“Joker,” co-starring Robert De Niro, Zazie Beetz and Frances Conroy, takes an unconventional approach to the superhero genre. The film follows Arthur Fleck (Phoenix), an aspiring stand-up comedian who descends into madness as his life and career begin to spiral. Village Roadshow and Bron Studios co-produced and co-financed the film, which reportedly cost $55 million before taking global marketing and distribution fees into account.

As the lone nationwide release, “Joker” received the majority of the box office spoils, earning more than the rest of the films in the top 10 combined. Last weekend’s box office champion, Universal’s “Abominable,” slid to second place, collecting $12 million from 4,248 sites for a domestic haul of $37.8 million.

In third, Focus Features’ “Downton Abbey” raked in another $8 million at 3,548 locations, boosting North American ticket sales to a strong $73 million. STX’s “Hustlers” followed with $6.3 million at 3,030 venues. After four weeks in theaters, the Jennifer Lopez and Constance Wu-led film has generated $91.3 million domestically.

Rounding out the top five is Warner Bros.’ “It: Chapter Two,” which scared up $5.4 million during its fifth outing, taking the terrifying sequel past $200 million at the North American box office — only the seventh movie this year to hit the milestone. The third weekend of Fox-Disney’s “Ad Astra” followed in sixth place with $4.6 million at 2,910 venues, giving the Brad Pitt space saga $46.7 million after 17 days.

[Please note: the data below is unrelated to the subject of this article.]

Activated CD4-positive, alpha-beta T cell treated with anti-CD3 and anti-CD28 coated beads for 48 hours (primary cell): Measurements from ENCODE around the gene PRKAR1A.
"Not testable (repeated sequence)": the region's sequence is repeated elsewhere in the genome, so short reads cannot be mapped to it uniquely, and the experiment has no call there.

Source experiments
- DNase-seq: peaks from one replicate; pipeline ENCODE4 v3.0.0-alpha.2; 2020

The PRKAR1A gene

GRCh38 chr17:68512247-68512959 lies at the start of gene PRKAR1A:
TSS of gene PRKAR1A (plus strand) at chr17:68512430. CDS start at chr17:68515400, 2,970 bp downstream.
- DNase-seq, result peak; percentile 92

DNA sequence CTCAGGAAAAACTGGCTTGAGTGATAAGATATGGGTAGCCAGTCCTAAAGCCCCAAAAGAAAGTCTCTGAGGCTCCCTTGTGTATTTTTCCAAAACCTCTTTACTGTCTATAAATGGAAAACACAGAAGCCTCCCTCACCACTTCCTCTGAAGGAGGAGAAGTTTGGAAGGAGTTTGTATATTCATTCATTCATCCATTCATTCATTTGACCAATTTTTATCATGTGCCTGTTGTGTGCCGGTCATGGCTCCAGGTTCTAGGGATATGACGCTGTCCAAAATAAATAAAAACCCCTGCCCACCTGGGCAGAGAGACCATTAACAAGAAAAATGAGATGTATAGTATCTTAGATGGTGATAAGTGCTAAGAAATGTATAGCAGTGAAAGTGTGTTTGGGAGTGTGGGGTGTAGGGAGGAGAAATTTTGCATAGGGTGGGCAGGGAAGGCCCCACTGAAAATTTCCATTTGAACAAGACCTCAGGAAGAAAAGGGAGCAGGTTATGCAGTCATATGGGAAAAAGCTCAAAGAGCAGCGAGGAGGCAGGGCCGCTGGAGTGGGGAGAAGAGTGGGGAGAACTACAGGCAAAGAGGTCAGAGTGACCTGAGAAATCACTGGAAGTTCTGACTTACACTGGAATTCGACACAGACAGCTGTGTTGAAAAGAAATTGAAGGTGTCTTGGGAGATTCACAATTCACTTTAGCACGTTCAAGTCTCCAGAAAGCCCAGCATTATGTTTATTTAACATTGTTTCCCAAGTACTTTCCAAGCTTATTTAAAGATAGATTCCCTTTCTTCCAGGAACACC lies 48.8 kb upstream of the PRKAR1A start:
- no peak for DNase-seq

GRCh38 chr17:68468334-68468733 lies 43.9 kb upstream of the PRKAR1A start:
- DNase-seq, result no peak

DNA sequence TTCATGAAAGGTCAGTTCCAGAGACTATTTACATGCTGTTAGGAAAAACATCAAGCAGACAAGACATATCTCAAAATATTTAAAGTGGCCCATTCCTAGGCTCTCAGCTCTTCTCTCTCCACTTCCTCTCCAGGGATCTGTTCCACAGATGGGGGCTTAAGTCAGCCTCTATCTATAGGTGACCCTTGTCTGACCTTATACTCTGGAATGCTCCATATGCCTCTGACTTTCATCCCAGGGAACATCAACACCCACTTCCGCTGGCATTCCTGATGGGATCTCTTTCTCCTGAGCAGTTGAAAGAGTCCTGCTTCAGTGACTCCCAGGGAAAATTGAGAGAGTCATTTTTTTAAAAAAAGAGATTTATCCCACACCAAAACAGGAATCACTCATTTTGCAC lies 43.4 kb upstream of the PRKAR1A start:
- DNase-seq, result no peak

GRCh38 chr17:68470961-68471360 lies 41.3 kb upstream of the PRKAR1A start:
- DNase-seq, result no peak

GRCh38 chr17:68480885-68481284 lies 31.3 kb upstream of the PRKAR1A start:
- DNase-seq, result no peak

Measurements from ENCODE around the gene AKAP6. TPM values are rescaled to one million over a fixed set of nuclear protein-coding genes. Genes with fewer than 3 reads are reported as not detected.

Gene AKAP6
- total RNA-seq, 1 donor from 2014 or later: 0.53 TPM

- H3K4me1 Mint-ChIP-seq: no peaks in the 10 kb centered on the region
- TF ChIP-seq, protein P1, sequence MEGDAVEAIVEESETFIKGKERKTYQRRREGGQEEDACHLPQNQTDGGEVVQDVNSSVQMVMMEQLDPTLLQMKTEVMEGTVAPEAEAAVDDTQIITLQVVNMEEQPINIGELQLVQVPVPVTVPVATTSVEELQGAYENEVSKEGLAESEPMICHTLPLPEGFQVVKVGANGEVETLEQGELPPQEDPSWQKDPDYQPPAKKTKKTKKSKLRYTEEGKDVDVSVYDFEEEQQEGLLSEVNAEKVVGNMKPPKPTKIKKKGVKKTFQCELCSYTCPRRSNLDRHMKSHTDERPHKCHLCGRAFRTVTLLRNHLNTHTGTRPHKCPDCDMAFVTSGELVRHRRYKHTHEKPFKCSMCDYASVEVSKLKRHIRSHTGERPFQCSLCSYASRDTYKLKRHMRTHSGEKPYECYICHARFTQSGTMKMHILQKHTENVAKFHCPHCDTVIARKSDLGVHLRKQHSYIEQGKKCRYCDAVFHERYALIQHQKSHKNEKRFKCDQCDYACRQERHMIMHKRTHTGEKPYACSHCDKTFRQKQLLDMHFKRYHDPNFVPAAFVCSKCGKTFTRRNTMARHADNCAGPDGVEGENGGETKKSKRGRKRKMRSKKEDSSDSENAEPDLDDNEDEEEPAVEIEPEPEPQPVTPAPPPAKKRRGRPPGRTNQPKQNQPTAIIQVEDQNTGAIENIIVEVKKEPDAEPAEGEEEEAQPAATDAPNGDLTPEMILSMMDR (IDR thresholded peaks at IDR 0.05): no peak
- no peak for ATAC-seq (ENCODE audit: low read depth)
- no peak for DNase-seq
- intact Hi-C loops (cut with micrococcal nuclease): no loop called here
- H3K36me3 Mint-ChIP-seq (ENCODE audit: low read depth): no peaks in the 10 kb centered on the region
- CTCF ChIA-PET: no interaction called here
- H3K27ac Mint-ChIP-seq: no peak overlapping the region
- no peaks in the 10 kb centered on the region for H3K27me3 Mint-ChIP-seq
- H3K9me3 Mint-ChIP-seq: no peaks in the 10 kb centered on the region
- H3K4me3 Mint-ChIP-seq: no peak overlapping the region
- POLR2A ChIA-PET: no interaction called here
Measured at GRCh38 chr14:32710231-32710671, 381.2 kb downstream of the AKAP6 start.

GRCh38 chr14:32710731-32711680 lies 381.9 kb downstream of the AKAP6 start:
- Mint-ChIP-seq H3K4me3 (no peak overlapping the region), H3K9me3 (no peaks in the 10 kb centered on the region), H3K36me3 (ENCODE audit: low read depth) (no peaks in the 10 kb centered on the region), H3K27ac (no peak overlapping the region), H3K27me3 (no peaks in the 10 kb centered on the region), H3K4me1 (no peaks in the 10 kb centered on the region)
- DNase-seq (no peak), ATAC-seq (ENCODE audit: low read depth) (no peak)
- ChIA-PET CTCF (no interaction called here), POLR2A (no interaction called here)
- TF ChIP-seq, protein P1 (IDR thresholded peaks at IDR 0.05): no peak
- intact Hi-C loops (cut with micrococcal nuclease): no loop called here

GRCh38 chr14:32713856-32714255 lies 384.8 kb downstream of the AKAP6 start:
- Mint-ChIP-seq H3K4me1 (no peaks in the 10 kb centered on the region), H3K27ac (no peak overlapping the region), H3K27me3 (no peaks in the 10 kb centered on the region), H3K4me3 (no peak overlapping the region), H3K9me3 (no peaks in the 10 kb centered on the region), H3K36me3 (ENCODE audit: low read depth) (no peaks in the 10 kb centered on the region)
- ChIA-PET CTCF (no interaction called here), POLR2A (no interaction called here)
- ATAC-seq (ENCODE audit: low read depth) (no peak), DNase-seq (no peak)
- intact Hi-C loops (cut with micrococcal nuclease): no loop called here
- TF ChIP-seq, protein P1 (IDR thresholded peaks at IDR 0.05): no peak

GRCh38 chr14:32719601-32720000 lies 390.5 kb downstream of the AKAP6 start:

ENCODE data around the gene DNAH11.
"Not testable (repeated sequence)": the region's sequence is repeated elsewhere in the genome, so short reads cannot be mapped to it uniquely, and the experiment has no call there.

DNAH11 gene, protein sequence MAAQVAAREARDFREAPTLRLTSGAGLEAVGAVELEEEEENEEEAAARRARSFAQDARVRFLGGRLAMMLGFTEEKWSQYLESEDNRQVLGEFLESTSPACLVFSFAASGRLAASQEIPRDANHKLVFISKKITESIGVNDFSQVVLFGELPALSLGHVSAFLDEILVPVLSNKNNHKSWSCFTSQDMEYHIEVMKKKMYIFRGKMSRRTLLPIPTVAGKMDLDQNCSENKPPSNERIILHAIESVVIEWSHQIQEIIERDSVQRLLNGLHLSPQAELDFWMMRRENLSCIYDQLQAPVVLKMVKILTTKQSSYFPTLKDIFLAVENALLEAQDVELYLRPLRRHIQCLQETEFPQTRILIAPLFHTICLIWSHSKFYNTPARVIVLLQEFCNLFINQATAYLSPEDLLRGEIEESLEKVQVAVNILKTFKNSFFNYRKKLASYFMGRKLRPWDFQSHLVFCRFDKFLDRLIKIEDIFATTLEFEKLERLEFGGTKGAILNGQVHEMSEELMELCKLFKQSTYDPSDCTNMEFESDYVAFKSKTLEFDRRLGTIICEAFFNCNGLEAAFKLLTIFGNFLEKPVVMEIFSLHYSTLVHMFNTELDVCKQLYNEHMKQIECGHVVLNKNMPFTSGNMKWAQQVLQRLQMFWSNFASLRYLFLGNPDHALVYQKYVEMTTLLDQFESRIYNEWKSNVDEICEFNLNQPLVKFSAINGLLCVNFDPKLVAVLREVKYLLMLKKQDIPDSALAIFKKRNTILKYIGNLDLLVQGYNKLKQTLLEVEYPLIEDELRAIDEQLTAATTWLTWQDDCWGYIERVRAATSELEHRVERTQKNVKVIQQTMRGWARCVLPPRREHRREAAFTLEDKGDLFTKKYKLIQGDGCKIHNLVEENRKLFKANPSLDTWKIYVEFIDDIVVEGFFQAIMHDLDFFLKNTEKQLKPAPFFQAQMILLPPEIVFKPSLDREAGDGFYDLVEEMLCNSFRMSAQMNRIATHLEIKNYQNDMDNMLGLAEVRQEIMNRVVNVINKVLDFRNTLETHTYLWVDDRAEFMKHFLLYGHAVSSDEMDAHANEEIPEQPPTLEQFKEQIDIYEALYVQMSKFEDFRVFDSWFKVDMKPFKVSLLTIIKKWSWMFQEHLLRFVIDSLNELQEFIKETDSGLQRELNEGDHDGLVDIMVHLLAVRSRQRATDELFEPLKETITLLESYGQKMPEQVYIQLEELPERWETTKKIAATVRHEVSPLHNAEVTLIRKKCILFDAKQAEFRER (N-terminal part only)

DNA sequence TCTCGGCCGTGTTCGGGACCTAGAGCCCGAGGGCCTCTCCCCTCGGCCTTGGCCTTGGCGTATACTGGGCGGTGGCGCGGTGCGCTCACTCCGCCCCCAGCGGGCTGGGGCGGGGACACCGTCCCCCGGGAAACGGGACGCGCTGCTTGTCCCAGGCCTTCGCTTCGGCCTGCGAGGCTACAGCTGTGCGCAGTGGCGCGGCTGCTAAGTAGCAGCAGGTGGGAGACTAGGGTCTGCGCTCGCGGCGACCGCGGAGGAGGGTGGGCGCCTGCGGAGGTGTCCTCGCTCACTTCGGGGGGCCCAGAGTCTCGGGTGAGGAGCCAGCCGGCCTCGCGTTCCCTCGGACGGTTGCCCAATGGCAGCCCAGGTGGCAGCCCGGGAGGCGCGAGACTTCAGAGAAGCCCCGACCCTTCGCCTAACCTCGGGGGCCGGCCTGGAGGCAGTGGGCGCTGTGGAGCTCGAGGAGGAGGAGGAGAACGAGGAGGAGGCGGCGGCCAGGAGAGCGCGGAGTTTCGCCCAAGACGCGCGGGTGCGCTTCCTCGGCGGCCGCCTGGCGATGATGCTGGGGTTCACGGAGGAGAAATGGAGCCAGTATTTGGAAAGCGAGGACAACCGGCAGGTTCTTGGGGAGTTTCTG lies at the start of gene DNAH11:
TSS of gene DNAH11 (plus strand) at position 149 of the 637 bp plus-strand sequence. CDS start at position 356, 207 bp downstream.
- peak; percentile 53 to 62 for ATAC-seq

In the specialty arena, Roadside Attractions and LD Entertainment’s “Judy” brought in $4.4 million when it expanded to 1,458 locations from 461. The Judy Garland biopic, starring Renee Zellweger as the legendary entertainer, finished in seventh and has made $8.9 million to date.

Lionsgate and Millennium’s “Rambo: Last Blood” declined 59% in its third weekend, landing at No. 8 with $3.6 million. After three weeks in theaters, the fifth film in Sylvester Stallone’s Rambo universe has made nearly $40 million.

Specialty openings saw Sony Classics’ platform launch of “Pain and Glory” scoring impressively with $160,087 at four locations. The Pedro Almodovar drama opened at the Cannes Film Festival, where Antonio Banderas earned a best actor award for his portrayal of a film director in his decline. “Pain and Glory” is Spain’s entry for best international feature at the Academy Awards.

Fox Searchlight’s launch of Natalie Portman’s astronaut drama “Lucy in the Sky” showed little traction in limited release, picking up just $55,000 from 37 theaters across Washington, DC, Los Angeles, San Francisco, Chicago, and New York. “Lucy” opened at the Toronto International Film Festival and has unimpressed by critics, resulting in a 27% score on Rotten Tomatoes.

Overall domestic business for 2019 has hit $8.64 billion as of Saturday, down 5% from the same date last year. The gap has narrowed considerably from early July, when the figure was 9.1%, according to Comscore.